Family members of demonstrators killed in Kenosha have filed a lawsuit against Facebook, alleging a failure to remove a Facebook group event organized by a local militia, some of whose members allegedly later committed violence.
Prior to the filing of this lawsuit, Facebook’s CEO Mark Zuckerberg acknowledged Facebook’s role in the deadly incident, citing an “operational mistake” that led to the group’s promoted event (but not their page) remaining active before, during, and after the shooting incident, despite more than 400 flags being issued against the group itself. According to Zuckerberg, “the contractors, the reviewers, who the initial complaints were funneled to, didn’t, basically didn’t pick this up.”
The emergence of the lawsuit is likely to bring new pressure on Facebook to improve the way it monitors and moderates groups, messages, and online behavior within its platform. Critics have made ample note of the fact that content moderation is hard, expensive, and requires top-notch human resources to accomplish, yet Facebook has chosen to outsource this vital function to a worldwide diaspora of freelance contractors.
According to Will Oremus, who argues convincingly in a Medium post that Facebook has “abdicated its responsibility to both its users and society at large” by outsourcing content moderation, Facebook’s decision is in part due to an engineer-centric corporate culture in which content moderation is regarded as a lowly janitorial operation unworthy of serious staff attention.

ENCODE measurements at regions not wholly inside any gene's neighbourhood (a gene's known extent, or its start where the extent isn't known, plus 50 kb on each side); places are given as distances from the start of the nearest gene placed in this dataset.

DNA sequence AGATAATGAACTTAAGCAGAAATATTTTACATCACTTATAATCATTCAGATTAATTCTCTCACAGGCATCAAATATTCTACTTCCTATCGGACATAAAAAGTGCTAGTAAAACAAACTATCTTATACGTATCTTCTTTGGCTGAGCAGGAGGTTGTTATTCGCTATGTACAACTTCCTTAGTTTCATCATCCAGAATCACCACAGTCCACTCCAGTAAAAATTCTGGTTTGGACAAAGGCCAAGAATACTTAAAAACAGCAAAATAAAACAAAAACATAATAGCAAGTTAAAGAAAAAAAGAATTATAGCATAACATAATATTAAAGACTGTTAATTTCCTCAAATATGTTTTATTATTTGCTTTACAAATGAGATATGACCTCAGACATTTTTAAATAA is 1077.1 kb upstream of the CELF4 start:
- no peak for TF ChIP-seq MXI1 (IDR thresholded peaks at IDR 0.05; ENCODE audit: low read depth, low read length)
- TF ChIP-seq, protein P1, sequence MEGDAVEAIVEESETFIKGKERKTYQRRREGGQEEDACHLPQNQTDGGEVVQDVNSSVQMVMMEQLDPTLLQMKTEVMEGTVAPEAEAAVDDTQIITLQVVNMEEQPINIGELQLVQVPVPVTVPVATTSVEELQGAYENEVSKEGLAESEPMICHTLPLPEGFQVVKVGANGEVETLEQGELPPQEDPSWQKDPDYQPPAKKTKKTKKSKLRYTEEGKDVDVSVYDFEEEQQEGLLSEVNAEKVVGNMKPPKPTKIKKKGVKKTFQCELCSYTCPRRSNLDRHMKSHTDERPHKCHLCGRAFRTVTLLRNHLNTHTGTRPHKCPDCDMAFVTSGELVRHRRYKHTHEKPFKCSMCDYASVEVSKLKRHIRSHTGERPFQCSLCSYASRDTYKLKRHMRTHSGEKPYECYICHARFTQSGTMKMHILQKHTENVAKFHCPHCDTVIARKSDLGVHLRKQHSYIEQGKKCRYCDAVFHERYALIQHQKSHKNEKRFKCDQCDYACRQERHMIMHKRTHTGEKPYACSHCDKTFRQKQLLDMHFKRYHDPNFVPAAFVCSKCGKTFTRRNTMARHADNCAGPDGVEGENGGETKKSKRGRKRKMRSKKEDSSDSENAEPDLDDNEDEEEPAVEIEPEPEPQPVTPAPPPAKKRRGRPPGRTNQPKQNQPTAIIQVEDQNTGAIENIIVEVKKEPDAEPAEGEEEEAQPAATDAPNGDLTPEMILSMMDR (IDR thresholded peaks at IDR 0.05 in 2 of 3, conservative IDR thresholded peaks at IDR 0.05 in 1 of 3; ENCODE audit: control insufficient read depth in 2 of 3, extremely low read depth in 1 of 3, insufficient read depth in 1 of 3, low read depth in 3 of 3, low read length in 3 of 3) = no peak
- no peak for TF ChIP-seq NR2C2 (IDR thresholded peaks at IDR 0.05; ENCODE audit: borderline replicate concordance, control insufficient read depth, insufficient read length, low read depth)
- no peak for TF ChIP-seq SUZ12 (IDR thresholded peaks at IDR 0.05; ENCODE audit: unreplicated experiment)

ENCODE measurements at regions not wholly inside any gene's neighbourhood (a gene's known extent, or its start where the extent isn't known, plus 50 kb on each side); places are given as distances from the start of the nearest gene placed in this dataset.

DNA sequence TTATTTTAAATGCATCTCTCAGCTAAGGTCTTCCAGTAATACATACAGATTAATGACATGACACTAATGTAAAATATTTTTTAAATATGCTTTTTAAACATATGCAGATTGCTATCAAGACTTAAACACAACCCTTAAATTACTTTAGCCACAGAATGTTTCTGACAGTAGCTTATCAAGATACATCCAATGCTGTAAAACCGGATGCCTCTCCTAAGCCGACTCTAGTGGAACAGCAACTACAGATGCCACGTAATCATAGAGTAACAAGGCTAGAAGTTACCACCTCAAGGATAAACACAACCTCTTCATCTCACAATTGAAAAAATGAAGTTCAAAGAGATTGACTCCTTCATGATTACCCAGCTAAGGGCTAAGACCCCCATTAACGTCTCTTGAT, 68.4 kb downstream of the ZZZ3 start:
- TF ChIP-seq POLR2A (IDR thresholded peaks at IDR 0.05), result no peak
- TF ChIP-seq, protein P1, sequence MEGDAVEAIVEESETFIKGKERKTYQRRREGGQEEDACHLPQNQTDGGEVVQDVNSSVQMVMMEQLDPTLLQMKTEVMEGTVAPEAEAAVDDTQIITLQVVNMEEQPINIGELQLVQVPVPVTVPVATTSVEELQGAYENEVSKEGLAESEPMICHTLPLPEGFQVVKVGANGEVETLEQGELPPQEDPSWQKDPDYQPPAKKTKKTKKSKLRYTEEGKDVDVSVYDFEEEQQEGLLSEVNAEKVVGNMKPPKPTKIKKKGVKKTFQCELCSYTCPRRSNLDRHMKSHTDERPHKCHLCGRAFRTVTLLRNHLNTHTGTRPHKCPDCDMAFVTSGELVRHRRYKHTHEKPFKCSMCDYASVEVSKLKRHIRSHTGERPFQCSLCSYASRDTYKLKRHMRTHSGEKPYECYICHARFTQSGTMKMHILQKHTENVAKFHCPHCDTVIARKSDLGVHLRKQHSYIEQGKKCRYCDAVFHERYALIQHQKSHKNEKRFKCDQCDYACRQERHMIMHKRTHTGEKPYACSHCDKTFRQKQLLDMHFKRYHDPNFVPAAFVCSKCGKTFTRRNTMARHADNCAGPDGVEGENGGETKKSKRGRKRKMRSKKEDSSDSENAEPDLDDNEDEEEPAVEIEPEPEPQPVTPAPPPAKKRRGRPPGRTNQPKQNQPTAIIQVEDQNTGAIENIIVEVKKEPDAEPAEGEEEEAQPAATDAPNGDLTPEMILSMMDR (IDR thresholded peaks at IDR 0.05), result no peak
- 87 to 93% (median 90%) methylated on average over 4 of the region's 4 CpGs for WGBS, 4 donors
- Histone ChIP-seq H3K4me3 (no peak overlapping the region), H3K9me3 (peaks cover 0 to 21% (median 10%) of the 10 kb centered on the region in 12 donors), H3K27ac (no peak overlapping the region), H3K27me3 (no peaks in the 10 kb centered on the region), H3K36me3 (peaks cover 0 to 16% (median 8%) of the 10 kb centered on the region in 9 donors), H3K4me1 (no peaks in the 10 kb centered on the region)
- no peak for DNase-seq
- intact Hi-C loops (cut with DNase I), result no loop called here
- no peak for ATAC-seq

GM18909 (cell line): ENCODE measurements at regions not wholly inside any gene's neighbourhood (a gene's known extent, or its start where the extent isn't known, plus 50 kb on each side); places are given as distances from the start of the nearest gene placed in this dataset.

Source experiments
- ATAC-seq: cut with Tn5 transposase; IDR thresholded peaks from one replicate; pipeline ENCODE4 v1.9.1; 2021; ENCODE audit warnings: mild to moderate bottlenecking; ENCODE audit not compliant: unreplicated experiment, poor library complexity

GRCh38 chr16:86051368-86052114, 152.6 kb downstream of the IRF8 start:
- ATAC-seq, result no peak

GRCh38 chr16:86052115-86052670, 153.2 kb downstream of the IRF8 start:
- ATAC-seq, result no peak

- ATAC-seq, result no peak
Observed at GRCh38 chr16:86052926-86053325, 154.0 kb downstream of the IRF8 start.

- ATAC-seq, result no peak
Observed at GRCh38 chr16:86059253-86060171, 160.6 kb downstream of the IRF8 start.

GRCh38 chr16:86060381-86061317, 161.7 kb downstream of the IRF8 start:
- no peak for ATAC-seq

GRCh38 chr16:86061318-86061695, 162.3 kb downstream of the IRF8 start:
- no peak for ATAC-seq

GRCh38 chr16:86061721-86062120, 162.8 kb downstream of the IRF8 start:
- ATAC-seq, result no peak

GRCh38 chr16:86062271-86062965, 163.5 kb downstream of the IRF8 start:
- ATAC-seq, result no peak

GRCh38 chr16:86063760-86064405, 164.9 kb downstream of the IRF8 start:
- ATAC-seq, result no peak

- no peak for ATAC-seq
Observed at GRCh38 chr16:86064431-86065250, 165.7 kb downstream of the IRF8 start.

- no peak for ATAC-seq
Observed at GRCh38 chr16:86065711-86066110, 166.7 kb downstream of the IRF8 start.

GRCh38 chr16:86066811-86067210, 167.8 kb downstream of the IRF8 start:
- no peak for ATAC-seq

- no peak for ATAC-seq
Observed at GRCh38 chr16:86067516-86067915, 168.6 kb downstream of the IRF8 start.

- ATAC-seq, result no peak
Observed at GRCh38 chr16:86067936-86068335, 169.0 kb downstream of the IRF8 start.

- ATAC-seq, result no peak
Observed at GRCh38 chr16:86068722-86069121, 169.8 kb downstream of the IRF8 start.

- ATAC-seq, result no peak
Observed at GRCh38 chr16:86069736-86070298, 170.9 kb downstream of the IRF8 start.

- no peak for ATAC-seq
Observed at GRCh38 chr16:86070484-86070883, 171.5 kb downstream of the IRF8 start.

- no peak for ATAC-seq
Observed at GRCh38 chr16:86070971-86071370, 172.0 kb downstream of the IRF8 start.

It remains to be seen whether the claim that Facebook has deliberately under-resourced content moderation becomes a central pillar of the lawsuit. But it is clear that “operational mistakes” — in transport, commerce, medicine, and other industries — especially when they result in the loss of life, are evaluated and resolved by some entity outside the organization suffering the mistake. When an airplane or bus crashes, the NTSB is called in; when a doctor accidentally kills a patient, the medical boards weigh in and often so does the legal system in the form of a trial.
Facebook’s defense will most likely be based on the safe-harbor permissions of Section 230 of the Communications Decency Act of 1996, which immunizes sites from liability from messaging on their platforms in the same way that railroad or bus companies are not generally responsible for the statements of their passengers. But this broad defense may not remove its exposure to other serious forms of liability, including defective product liability. If, for example, it was demonstrated that a fatal airplane crash was caused or contributed to by a corporate decision to outsource maintenance tasks to contractors in a way that jeopardized safety concerns, serious liability would certainly follow.
Keep your eye on this lawsuit, especially as it enters the discovery phase, because much about Facebook’s internal operations — including past incidents of “operational mistakes,” may soon be in the public eye. I expect that lawyers will liken Facebook’s conduct in respect to how it allocates moderation duties to that of the hypothetical airline choosing the cheapest — not necessarily the safest — means to conduct its maintenance operations.